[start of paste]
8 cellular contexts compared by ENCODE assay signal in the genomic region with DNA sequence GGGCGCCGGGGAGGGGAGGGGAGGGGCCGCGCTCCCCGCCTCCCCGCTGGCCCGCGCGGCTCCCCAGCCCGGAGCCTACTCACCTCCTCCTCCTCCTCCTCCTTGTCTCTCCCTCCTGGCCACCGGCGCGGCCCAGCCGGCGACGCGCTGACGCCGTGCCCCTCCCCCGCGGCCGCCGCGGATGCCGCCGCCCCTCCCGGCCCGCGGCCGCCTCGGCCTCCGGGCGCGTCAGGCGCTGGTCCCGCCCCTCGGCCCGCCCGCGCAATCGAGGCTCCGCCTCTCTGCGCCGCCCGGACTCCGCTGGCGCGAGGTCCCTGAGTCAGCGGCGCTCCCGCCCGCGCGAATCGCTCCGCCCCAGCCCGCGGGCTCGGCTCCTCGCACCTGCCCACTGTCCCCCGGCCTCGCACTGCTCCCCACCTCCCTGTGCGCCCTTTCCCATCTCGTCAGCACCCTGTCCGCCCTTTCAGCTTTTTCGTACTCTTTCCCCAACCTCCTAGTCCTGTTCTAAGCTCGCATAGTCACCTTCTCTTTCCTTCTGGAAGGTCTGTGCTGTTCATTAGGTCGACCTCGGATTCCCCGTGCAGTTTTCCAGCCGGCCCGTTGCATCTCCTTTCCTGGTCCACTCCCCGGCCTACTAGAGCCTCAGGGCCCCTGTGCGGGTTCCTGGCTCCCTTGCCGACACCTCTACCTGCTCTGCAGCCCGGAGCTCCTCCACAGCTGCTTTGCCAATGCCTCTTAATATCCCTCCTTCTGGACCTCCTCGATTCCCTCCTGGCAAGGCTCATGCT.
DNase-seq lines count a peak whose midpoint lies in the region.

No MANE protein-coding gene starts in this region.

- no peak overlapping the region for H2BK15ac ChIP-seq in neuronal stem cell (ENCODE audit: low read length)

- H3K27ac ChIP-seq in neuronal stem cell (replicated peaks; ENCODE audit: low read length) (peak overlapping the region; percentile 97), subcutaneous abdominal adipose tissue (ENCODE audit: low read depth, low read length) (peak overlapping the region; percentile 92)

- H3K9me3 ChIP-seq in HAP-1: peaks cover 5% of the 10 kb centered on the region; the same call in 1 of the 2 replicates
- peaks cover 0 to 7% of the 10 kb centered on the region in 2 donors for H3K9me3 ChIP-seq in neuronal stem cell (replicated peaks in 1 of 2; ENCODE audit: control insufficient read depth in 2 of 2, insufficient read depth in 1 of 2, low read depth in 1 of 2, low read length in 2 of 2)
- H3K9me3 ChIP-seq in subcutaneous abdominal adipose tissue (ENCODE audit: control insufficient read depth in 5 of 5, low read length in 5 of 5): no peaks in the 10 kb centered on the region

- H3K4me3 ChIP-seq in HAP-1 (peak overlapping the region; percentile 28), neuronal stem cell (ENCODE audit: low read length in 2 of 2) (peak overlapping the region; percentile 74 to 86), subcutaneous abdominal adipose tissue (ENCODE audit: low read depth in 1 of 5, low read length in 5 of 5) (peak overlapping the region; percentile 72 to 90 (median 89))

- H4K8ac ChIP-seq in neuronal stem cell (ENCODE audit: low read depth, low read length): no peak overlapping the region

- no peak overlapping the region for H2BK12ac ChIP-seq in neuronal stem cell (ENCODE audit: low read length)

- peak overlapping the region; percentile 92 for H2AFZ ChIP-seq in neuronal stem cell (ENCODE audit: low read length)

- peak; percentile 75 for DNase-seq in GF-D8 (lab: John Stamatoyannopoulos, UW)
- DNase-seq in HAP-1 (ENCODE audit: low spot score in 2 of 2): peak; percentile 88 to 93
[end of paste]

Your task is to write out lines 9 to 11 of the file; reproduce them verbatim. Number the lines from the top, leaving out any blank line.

- H3K4me3 ChIP-seq in HAP-1 (peak overlapping the region; percentile 28), neuronal stem cell (ENCODE audit: low read length in 2 of 2) (peak overlapping the region; percentile 74 to 86), subcutaneous abdominal adipose tissue (ENCODE audit: low read depth in 1 of 5, low read length in 5 of 5) (peak overlapping the region; percentile 72 to 90 (median 89))

- H4K8ac ChIP-seq in neuronal stem cell (ENCODE audit: low read depth, low read length): no peak overlapping the region

- no peak overlapping the region for H2BK12ac ChIP-seq in neuronal stem cell (ENCODE audit: low read length)